Marco Rivera has started on the Packers O-Line Since 1998
In the 2001 NFL, Marco Rivera is an interesting mix. He's a little bit old school, a little bit new school, but all Green Bay Packer.
You want old school? Rivera is from the same New York City borough (Brooklyn) that legendary coach Vince Lombardi hailed from. The lineman, a Penn State alumnus, had to fight his way onto the roster and after years of hard work has won over the coaching staff and fans to become one of the more well respected offensive guards in the league. Does that commitment to succeed remind you of a former Alabama quarterback who led this organization to five world championships?
Next on the menu is all that new school talk. Picture a deep state of mediation combined with rigorous stretching exercise and you'll see Rivera taking part in Yoga classes with his wife Michelle in the offseason. Since we're dealing with the nitty gritty of football players here in offensive linemen, maybe we should be careful about the secrets we spill to his teammates. But if you really think about it, participating in the classes is part of a modernization of offseason preparation. We'll let you convince his fellow 300-pound linemen that it is the chic thing to do.
So that leaves the all-Green Bay Packer part of his personality. He's the latest in a distinguished line of standout Packer linemen, a list that includes Cal Hubbard, Mike Michalske, Jerry Kramer, Fuzzy Thurston, Tiny Engebretsen, Forrest Gregg and Jim Ringo. And, during the offseason, when several players leave for another residence, Rivera stays home, in Green Bay. He's made this town his permanent home. He spends all year here either playing for the Packers or diligently preparing for the next season. No question, this guy eats, sleeps and breathes Packers football.
Being an offensive lineman, Rivera is not going to get as much media attention as "skill" players, like the star quarterback or running back. The offensive front is the group that does all the Packers' dirty work, to get things done right.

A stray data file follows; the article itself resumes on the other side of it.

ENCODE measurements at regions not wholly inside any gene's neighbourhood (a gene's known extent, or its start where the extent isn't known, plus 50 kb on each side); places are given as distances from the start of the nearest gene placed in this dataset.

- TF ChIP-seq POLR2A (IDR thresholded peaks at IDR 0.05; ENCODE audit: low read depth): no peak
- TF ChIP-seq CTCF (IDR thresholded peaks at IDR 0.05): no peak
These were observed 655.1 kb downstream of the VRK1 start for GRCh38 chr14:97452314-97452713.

We'll give you the scoop on what path it took for Rivera to become the most seasoned veteran on this year's offensive line. It's kind of like one of those A&E Biography stories except there won't be a 30-minute video presentation following the article (we couldn't get our hands on any pictures of Rivera playing football on the concrete streets of Brooklyn as a kid).
Rivera first played organized football in ninth grade, when his family moved from Brooklyn to Long Island. After garnering All-America honorable mention from USA Today and Super Prep he went on to win four letters on Joe Paterno's Penn State squad, a team that played in the Outback, Rose and Blockbuster bowls over his collegiate career.
Fast forward to April 1996 and the sixth round of the NFL draft, when the Packers selected Rivera. Now remember (as if you could forget) the Packers went on to win the Super Bowl that year so it was much harder to earn a roster spot on the team than say with the Panthers or Jaguars, who were second-year expansion franchises at the time. He silenced naysayers and beat out his training-camp competition to stay in Green Bay.
Although he was on a Super Bowl winning team, Rivera was inactive for every game that season. On the recommendation of Tom Lovat, the offensive line coach at the time, Rivera set out to polish his skills in the World League (now known as NFL Europe) playing for the Scottish Claymores.
"Being a sixth rounder coming into this league, you feel like you have to fight for everything you've got," Rivera said. "I ended up going in the World League and trying to prove myself. That worked out for me because I went out there with a mission to get better and to show everybody that I could play football and belonged in the NFL.
Rivera's perseverance paid off because at the end of the 1997 season he was activated for the final two regular-season games, and all three playoff contests including Super Bowl XXXII in San Diego.